Hazel O’Leary and Julianne Malveaux have left their positions as presidents of Black Colleges, but they built on the reputations of Fisk and Bennett, respectively.
They are two powerhouse women who had full and renowned careers before they became college presidents. And now, both of them have stepped away from the world of academia in just the last year, leaving behind legacies of trailblazing.
Their retirement of Hazel R. O’Leary from Fisk University and the departure of Julianne Malveaux from Bennett College represents an end of an era for two larger-than-life figures in the world of women college presidents.
O’Leary made a name for herself as the United States Secretary of Energy from 1993 until 1997 in the administration of President Bill Clinton. She was the first and only woman and the only African-American to hold that position. She went on to serve as president of Fisk University, the historically Black college in Nashville, TN, in 2004.
Similarly, Malveaux developed a national reputation as an economist, author and political commentator before becoming the 15th president of Bennett College, the historically Black college in North Carolina. She is also president and chief executive of Last Word Productions, which is a multimedia production company.
“Each of these presidents did a great deal toward developing a new kind of messaging about historically Black colleges and universities,” said John S. Wilson Jr., the recently named president of Morehouse College in Atlanta, in an interview with BET.com.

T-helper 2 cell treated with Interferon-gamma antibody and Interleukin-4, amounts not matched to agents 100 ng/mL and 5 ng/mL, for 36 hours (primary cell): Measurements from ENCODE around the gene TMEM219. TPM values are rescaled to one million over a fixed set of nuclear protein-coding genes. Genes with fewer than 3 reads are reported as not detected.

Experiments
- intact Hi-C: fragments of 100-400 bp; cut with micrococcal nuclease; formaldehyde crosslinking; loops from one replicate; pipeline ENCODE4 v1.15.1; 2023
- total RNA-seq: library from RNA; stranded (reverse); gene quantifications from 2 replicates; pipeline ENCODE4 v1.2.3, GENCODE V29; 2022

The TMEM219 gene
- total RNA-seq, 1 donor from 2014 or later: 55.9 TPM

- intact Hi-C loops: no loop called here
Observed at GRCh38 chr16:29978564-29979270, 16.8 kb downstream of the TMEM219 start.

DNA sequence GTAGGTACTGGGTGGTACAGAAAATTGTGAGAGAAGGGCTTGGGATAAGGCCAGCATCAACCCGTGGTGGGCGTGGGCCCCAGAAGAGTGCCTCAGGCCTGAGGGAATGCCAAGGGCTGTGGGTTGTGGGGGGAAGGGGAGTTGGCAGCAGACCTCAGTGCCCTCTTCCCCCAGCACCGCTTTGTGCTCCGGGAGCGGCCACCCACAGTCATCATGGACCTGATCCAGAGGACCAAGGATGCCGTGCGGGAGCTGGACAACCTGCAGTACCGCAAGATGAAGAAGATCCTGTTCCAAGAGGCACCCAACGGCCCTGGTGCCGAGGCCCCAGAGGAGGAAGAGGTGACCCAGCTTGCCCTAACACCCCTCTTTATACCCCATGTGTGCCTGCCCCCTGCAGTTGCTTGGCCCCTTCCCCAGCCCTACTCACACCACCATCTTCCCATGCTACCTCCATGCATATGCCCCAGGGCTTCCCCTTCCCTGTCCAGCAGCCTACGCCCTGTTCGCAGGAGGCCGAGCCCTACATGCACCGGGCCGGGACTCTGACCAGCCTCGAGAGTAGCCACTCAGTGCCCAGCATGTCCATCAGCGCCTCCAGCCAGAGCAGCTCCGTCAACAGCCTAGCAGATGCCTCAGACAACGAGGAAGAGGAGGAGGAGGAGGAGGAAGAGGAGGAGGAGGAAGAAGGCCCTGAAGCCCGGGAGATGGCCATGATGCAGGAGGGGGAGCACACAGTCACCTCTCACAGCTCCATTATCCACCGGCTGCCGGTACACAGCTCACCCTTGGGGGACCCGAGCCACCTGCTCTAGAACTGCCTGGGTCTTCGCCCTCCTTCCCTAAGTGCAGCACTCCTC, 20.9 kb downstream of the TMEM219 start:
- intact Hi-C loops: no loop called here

Wilson, who, previously as executive director of the White House Initiative on Historically Black Colleges and Universities, said each of the women developed distinctive legacies during their presidencies.
“Hazel O’Leary got Fisk graduates to understand that stronger alumni support was crucial to the institution,” Wilson said. “And Julianne Malveaux, through her background with media, got Bennett College to get the kind of attention that historically Black colleges and universities need to move forward.”
In leaving Bennett, Malveaux indicated that she will devote much of her energies toward her company. "While I remain committed to historically Black colleges and universities and the compelling cause of access in higher education, I will actualize that commitment, now, in other arenas,” she said upon leaving Bennett. “I will miss Bennett College and will remain one of its most passionate advocates.”
O’Leary, the 14th president of Fisk, developed a strong reputation as a manager of a school that has seen severe financial troubles. A president, she played a major role in helping the university to regain its footing in its ability to compete for top students and for financial support. She has also received high marks in attracting highly regarded faculty.
“Our work with the board, students, faculty, staff, and alumni to transform and grow Fisk has been rewarding,” said O’Leary, who is now 75 years old.
She said that there were some regrets to her record as president of the school, most prominently the inability to increase new student enrollment during the nation’s economic downturn.
“In spite of that challenge, the public record indicates that Fisk has achieved top tier performance among liberal arts institutions in academics, student retention and engagement,” she said. “While much remains to be done, I am confident that Fisk, the institution I love and have led these past eight years, is in better shape than when I arrived, and it will continue to enjoy a long and distinguished legacy.”
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(Hazel O'Leary (l) and Julianne Malveaux. Photos from left: Courtesy of WikiCommons, Jason Merritt/Getty Images)